But while I’ve got a whole mess o’ details, names of heroes, secrets, locations, current political structure, factions doing their thing, and a conspiracy only barely revealed at the end of Frayed Knights: The Skull of S’makh-Daon, the player is only forced to know the parts of that back-story that affect him or her: There was a massive war a few hundred years ago that nearly wiped out all of civilization, plunged the world into a dark age that they are still recovering from. That is the source of many of these ruins adventurers love to plunder. The bad guy leading the forces of destruction was an arch-lich named Nepharides who had a ‘herald’ named Moonshadow. The name of Nepharides is still invoked as a boogeyman in a way that the name “Adolph Hitler” is used today.
And yeah, because of the devastation of the Wizard War and lack of accurate records, people today aren’t really sure exactly what happened. Or how Nepharides was defeated. Or if he was destroyed. Or if there’s a chance he – as an arch-lich – might be able to return.
Now, if that was where I left it, as a designer, it would ring pretty hollow in the actual gameplay. There’s not much meat on those bones. Plus, as backstory goes, it’s fairly generic. That was intentional. The fun is in the details, and in how this applies to the audience – the player. At least, that’s what I hope, and I hope I’m doing a good enough job of it, or I’m really screwing up.
In The Skull of S’makh-Daon, the player learns that the “mort rate” for adventurers have gone way up recently, and that it’s no accident: adventurers are being set up. In fact, the Frayed Knights themselves were targeted. And that this may have something to do with someone running around calling themselves “Moonshadow” – the herald of Nepharides – again. The conclusion is that adventurers may be the only ones capable / likely to stop… whatever plans are in motion.
In Frayed Knights 2, the game begins (except for a flashback sequence I am playing with) only a few weeks after the end of Skull. The Frayed Knights find themselves stuck in the middle of nowhere – effectively “put out to pasture” where they can be safe. Of course, this doesn’t sit very well with them, and they don’t stay out of trouble very long.
In the intervening weeks – backstory again (for those who care) with deliberate vagueness to avoid spoilers for the new game – things have not been idle. Bad things are happening, and the revelation of a conspiracy has only caused timetables to accelerate. This gets revealed slowly at first, as the party is (deliberately) stuck way on the periphery and – like the player – will only be marginally interested in things that don’t appear to affect them. So, again, mounds of exposition – pages and pages of “while you were away” storyline – are uncalled for. And would bore the crap out of me, as a player.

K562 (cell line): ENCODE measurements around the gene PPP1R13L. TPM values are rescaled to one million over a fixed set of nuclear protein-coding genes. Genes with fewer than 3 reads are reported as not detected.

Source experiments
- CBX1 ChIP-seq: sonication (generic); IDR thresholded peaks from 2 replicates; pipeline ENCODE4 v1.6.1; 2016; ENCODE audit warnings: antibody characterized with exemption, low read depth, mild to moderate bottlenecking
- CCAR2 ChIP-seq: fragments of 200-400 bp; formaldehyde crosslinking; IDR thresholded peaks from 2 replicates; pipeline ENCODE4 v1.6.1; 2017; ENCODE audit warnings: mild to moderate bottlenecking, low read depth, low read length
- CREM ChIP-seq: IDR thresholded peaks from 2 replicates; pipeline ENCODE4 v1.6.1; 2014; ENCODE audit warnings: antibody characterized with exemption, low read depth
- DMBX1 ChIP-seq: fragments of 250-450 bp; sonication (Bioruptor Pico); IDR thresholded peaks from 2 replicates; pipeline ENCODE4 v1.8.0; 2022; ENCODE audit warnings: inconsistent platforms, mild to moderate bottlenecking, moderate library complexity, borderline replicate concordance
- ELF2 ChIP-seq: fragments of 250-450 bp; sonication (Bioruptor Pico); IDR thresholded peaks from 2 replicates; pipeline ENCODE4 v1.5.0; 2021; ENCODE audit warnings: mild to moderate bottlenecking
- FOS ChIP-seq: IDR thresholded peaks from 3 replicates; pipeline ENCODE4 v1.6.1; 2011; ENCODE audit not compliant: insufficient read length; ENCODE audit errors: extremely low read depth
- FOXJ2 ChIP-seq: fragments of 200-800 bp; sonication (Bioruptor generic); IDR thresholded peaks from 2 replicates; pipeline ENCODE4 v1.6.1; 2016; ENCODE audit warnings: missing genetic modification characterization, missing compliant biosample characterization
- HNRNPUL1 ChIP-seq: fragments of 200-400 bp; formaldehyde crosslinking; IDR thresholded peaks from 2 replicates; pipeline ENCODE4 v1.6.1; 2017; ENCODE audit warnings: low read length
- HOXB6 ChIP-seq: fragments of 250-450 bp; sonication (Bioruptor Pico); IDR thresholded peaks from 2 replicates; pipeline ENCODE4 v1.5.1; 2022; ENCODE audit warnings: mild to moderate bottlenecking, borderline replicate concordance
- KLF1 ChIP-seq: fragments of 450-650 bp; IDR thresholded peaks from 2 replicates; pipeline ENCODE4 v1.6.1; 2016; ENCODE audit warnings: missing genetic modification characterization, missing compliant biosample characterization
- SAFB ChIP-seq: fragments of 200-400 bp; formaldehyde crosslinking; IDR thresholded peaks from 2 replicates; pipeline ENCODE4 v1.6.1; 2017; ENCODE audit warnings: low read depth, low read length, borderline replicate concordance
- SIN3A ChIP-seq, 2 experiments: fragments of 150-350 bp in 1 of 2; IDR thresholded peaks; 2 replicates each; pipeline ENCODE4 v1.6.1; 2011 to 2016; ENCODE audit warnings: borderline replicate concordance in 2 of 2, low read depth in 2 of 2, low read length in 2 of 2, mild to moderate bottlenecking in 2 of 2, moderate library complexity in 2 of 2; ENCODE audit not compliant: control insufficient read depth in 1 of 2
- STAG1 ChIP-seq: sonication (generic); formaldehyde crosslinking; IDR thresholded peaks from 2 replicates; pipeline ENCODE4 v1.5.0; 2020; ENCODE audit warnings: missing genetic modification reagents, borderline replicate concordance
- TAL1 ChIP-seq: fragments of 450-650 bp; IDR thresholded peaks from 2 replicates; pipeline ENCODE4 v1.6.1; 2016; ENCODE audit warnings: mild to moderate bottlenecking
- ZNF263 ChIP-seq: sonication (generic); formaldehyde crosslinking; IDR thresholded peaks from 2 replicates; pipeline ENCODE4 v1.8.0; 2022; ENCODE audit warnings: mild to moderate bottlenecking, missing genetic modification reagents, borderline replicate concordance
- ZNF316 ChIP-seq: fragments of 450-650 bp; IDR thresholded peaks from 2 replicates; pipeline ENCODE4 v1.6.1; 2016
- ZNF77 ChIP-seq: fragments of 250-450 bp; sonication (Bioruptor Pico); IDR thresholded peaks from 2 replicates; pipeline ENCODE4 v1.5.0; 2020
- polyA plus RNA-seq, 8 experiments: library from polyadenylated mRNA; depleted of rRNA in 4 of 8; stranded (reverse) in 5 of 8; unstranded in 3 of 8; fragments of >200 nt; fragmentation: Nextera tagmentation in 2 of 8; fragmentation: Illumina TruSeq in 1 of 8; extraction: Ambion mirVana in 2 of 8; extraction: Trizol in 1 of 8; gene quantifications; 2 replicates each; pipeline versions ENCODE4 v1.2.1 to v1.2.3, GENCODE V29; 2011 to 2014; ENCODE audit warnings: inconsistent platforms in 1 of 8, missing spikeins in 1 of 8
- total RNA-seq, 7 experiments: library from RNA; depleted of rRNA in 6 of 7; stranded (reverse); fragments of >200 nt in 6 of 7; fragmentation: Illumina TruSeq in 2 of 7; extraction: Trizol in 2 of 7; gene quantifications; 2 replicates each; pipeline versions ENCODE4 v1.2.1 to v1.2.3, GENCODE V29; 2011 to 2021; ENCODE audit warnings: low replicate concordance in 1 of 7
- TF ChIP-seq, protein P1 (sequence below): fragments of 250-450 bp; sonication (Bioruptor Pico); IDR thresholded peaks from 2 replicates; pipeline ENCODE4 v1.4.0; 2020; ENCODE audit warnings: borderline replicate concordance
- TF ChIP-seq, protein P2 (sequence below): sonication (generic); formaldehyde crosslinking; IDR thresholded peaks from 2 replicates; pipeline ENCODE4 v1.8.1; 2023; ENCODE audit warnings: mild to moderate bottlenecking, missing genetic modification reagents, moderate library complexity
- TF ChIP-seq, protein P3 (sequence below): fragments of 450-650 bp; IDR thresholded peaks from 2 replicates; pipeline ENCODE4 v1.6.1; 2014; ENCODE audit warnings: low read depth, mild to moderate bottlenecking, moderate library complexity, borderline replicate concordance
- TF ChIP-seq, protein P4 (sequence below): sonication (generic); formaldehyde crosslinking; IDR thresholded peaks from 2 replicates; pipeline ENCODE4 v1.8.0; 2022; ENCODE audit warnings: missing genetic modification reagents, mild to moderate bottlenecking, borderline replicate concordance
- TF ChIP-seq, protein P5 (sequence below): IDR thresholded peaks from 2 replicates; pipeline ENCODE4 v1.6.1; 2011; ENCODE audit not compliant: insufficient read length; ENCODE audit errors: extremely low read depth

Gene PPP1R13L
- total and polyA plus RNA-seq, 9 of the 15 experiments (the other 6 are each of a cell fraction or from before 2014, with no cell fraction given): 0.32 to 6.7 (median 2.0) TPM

My choice to stick the player out in the middle of nowhere where this stuff can be revealed later in the game, and organically, as he or she becomes embroiled in the plot – was a deliberate narrative choice as well. Kinda for the same reasons that each Harry Potter book started with Harry back at the Dursley house, out of contact with friends and news of what’s been going on in the world of magic. It gives me a way to ease the player into the main story arc (possibly for the first time, if they never played the original) by revealing it directly via in-game events rather than having to provide long summaries of what they may have missed or forgotten from the first game.
One of the cool things about diving into the sequel is that the world is a lot more familiar to me this time around. While it is often comical (that’s sort of the foundation of the game), and plays around with traditional fantasy tropes a lot, it’s got a serious side too. With the sequel (and indeed, the latter half of the original), the serious side gets explored quite a bit more. Not that there won’t still be plenty of goofing around and situation / character-based comedy. And Rats of Nom. I find that comedy is funnier in contrast with a serious story than when everything is just over-the-top silly. But now that the world has been established in the first game, I’m glad to take the opportunity to do more with it.
It’s fun being able to tromp around in an area that is both new and familiar. The world, main characters, and backstory are all old hat for me now (though I find some parts still need some ‘fleshing out’), but there’s a whole new location to explore and new characters to meet, and new – weird – situations to stick the player in. That’s a lot of fun for me, as a designer. I hope you’ll have even more fun playing in it.